Killer asbestos prompts EPA’s first public health emergency in Libby, Montana
- Ezra has the latest version of the Finance Committee's health plan:
Beyond the changes, this is also the clearest look we've had at the specific policies being considered. There's a fairly strong individual mandate, albeit with exemptions for those beneath the poverty line, those who would have to spend more than 15 percent of income for a plan, and undocumented workers. There are a variety of options for an employer mandate, or the absence of one. Sen. Kent Conrad's co-op idea is up for discussion. There's no public plan mentioned anywhere in the document.DrSteveB breaks it down further.
House Democrats planned to unveil a draft of their sweeping health care bill Friday. It would require all individuals to obtain health insurance and force employers to offer health care to their workers, with exemptions for small businesses. A new public health insurance plan, strongly opposed by Republicans, would compete with private companies within a new health care purchasing "exchange" where Americans could shop for coverage. Government subsidies would help the poor buy care.slinkerwink has more.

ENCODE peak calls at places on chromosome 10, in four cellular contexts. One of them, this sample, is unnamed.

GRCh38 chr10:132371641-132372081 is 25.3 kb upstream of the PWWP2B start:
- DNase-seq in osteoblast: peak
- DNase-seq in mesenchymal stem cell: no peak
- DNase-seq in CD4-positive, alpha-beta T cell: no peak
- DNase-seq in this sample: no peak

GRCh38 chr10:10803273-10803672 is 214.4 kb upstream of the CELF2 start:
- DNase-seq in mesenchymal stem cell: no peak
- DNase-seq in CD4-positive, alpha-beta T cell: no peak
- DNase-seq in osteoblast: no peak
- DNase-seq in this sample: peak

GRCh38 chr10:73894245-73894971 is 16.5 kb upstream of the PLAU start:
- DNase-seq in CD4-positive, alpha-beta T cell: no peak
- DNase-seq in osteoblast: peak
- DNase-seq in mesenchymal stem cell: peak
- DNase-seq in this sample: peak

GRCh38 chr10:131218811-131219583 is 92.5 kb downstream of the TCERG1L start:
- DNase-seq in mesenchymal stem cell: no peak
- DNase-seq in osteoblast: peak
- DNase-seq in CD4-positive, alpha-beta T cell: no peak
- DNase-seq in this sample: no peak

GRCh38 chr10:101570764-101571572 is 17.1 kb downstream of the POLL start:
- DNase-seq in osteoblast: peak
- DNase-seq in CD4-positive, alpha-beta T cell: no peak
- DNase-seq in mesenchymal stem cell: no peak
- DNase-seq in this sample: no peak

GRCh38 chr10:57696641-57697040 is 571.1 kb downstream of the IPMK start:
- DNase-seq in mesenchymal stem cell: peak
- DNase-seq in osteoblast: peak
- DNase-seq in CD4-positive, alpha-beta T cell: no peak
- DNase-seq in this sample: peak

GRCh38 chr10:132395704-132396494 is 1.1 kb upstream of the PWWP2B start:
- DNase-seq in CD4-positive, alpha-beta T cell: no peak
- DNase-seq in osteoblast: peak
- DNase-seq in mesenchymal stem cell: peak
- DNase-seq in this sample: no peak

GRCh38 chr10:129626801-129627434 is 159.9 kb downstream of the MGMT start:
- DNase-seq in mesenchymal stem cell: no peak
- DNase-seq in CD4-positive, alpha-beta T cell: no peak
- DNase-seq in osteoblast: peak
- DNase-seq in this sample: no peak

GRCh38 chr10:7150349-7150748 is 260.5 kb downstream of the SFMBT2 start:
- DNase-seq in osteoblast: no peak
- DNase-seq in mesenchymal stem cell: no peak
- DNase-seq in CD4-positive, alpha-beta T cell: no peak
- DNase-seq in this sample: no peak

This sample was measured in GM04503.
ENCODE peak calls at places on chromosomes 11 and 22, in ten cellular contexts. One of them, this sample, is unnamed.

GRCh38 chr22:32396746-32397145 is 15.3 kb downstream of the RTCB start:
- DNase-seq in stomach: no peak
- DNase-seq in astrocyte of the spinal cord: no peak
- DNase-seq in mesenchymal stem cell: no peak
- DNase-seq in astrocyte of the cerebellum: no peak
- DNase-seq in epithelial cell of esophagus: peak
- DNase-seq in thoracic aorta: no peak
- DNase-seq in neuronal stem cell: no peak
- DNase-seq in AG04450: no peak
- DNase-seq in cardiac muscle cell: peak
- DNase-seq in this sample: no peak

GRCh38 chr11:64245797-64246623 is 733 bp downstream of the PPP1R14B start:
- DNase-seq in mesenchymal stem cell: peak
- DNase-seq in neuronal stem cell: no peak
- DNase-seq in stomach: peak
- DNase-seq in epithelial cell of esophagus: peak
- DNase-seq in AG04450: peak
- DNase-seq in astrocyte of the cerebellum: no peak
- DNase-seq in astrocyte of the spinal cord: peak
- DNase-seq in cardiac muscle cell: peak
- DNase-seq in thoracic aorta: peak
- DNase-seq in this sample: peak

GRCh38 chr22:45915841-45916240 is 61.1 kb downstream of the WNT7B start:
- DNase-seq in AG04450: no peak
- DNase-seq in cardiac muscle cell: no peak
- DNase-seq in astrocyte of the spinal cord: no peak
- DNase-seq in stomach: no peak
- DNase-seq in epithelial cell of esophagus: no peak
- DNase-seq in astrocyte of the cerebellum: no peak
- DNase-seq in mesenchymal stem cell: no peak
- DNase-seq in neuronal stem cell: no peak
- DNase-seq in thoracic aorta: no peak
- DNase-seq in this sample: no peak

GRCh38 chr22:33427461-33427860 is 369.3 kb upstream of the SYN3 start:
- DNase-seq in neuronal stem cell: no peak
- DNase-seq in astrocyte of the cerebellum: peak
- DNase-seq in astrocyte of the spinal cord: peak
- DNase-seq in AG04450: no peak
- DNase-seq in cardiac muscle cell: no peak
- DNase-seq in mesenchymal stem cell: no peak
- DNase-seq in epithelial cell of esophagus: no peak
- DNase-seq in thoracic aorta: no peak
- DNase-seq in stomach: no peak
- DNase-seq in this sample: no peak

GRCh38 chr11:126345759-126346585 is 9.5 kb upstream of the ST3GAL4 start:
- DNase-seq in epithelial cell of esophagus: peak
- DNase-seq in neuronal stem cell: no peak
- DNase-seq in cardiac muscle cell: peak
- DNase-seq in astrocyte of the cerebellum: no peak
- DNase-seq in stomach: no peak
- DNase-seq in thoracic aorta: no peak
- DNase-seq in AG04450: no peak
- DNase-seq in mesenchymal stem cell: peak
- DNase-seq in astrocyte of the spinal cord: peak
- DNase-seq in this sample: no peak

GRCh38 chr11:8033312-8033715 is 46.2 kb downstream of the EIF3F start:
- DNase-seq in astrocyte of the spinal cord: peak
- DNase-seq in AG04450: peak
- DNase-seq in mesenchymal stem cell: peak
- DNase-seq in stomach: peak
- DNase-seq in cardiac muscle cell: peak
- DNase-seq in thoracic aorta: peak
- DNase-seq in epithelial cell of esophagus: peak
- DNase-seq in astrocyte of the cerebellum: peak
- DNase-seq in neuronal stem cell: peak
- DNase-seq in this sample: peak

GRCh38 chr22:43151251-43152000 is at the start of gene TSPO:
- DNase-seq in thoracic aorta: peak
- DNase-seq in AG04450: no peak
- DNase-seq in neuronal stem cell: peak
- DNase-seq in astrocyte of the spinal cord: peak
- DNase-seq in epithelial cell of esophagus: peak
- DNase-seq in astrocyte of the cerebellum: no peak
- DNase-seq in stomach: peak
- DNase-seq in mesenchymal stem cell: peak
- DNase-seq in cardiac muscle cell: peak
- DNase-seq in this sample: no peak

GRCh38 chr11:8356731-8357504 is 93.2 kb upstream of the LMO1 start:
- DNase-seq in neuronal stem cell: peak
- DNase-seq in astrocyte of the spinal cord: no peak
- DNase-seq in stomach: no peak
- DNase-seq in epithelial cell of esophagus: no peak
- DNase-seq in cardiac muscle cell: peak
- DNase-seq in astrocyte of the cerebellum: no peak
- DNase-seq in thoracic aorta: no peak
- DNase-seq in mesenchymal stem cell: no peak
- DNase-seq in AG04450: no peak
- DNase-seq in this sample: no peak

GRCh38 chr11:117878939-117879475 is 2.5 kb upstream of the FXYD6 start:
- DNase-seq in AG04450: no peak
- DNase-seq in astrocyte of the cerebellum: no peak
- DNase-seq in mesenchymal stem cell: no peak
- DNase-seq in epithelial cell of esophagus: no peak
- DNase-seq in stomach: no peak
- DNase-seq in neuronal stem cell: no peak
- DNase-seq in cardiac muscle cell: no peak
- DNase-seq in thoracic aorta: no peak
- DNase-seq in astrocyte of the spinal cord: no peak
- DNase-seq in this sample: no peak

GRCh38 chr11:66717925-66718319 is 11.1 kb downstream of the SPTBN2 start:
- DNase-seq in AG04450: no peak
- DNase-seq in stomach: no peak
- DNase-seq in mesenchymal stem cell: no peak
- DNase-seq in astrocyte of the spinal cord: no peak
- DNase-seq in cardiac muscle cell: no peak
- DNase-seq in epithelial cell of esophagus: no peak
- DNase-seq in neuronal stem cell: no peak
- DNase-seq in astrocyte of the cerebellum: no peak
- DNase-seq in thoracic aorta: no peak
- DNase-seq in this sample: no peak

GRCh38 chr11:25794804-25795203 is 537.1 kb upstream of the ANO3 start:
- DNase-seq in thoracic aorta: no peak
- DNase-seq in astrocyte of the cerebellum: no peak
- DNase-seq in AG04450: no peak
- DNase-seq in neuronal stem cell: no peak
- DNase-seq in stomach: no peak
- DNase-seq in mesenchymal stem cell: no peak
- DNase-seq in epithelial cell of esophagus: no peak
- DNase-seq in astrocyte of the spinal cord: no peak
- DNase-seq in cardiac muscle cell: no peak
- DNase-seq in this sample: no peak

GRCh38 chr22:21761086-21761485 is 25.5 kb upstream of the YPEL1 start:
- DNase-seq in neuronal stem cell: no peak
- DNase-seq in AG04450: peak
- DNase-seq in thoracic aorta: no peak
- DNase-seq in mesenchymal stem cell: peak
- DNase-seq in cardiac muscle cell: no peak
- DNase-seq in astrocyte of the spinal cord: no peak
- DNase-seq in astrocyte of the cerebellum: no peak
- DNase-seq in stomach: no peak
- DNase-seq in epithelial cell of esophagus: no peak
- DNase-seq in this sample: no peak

- Kaiser Health News highlights what's really driving health reform:
Setbacks for Democrats on health reforms earlier this week – including delays in one Senate committee and a higher-than-expected cost estimate in another – are good for the market, Dow Jones Newswires reports. "Health-care stocks rose Thursday on doubts that the Obama Administration's health reforms would be as extensive or speedy as anticipated. Humana, Coventry Healthcare and Health Net were all up more than 8 percent today, while four major insurers, UnitedHealth Group, Aetna, WellPoint and CIGNA Corp. all gained 4 to 7 percent, Dow Jones reports.
"There are doubts as to whether health reform gets done this year at all," one financial analyst who specializes in managed-care stocks told Dow Jones (Conway, 6/18).
- From the WaPo:
President Obama's plan to rein in federal spending on health care could end up shifting costs to the private sector, economists say.Who pays isn't going to change what it costs all by itself.
Unless doctors and hospitals are able to respond to the government cuts by becoming more efficient, the result could be higher costs for insurers, employers, and people with private medical coverage, they say.
Historically, health-care spending has been a bit like a balloon: If it is squeezed in one place, it tends to bulge in another.
- USA today:
Employers who offer health insurance coverage could see a 9% cost increase next year, and their workers may face an even bigger hit, according to a report Thursday from consulting firm PricewaterhouseCoopers.
Costs will rise in part because workers worried about losing their jobs are using their health care more while they still have it, the firm said in the report released to the Associated Press. The report also said rising unemployment is driving up medical costs.